Listed below are sections II-IX, which explain how to use the part list to look up information on the various engines.

Section II

The first few pages of Section II contain the engines that have the new IBM numbers assigned to them. You will notice that some of the basic parts lists cover several model engines. These were set up this way as most of the parts that make up these models are alike. When parts are not interchangeable between the various models, the model they are used on will be listed.

The first page of the basic parts list shows an exploded view of the parts that make up the engine. These parts have individual reference numbers which can be used to find the particular part number assigned; for example, using the 400-0100-000 basic model exploded-view reference number 9, page 2 shows that the part is a part number 5735 breaker point assembly.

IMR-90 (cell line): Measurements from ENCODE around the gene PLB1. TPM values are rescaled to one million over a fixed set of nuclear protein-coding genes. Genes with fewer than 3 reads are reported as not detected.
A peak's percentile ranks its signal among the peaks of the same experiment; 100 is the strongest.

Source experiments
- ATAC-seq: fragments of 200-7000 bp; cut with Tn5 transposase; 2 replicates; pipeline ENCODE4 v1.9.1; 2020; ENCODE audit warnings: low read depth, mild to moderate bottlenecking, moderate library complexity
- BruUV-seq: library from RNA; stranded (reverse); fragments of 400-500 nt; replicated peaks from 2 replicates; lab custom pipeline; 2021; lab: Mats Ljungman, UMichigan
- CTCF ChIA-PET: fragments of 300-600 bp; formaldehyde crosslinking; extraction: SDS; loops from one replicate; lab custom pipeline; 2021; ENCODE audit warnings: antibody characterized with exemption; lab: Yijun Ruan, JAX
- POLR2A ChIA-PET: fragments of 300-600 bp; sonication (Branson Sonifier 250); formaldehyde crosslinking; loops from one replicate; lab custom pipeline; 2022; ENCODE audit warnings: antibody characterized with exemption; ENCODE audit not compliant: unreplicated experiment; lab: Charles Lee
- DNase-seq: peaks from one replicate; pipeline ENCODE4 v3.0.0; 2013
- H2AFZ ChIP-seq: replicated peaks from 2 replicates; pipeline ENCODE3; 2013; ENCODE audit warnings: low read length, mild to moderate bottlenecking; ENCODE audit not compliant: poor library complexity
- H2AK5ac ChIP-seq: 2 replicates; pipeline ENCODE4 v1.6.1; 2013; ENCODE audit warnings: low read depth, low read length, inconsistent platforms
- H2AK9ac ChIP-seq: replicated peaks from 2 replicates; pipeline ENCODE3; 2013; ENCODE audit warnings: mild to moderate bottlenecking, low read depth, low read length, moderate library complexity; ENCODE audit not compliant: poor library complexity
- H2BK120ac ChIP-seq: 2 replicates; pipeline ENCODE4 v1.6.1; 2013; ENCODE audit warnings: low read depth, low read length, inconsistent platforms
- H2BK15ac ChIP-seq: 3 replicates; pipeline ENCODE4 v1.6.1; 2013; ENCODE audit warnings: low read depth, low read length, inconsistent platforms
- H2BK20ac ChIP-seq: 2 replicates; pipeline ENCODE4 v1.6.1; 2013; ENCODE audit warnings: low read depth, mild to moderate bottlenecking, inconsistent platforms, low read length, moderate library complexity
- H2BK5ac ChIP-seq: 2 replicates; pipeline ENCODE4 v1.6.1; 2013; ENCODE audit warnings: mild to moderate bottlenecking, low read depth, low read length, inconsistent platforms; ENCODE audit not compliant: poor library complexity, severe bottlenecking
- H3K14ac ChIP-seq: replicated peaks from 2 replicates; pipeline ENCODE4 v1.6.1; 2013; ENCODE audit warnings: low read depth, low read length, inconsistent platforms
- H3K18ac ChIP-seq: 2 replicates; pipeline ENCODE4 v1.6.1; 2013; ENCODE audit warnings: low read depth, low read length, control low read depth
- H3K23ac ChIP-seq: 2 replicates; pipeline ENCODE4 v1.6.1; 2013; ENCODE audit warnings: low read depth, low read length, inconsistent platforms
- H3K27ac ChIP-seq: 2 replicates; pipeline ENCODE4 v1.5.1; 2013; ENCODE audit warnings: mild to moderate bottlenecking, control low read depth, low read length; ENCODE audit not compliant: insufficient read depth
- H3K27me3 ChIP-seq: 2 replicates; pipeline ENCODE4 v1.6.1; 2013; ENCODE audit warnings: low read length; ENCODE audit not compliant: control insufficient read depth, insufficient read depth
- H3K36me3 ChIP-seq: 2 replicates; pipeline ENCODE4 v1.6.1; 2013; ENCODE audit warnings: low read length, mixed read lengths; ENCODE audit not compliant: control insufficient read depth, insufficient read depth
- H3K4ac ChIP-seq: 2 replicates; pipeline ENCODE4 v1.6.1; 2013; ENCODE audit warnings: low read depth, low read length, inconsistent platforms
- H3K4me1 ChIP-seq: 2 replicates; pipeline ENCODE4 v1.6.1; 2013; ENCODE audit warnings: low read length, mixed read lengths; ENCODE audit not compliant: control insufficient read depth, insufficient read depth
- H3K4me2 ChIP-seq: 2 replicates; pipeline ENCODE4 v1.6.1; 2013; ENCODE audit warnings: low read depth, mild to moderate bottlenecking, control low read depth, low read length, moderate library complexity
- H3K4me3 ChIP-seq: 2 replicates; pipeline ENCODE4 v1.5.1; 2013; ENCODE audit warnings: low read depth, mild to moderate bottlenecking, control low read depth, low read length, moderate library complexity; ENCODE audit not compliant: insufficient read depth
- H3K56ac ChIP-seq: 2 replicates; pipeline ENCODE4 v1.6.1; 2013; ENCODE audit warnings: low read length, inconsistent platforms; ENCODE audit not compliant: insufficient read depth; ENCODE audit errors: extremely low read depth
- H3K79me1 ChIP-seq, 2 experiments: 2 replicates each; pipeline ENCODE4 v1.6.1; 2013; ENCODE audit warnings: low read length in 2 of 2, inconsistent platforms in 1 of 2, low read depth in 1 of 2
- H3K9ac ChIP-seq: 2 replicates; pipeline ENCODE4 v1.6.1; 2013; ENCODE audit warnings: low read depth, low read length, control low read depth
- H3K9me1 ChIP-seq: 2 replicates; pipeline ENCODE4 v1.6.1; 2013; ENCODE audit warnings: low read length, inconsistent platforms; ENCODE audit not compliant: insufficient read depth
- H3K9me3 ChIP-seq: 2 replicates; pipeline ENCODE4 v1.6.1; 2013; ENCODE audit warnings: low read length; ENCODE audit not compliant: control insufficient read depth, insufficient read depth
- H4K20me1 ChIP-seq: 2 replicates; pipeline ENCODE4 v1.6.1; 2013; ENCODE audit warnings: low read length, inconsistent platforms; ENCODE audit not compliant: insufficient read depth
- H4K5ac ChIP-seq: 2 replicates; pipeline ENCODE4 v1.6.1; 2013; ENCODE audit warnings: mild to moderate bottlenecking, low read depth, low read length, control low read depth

All reference numbers listed on the exploded view of the engine are set up in numerical order on the following pages for cross-reference to part number. Once the correct terminology is known on the individual parts, the part numbers can be found without using the reference numbers, as the parts are all arranged in alphabetical sequence. For example, the breaker points would be found under the (B)s.

When working with the basic parts list, you will notice that some parts or assemblies are not completely broken down, such as the recoil starters, electric starters, fuel pump, gear reducers, and carburetors. These parts or assemblies are completely broken down and illustrated in Accessory Section 111. For individual parts that make up these accessories, refer to Section III of the manual.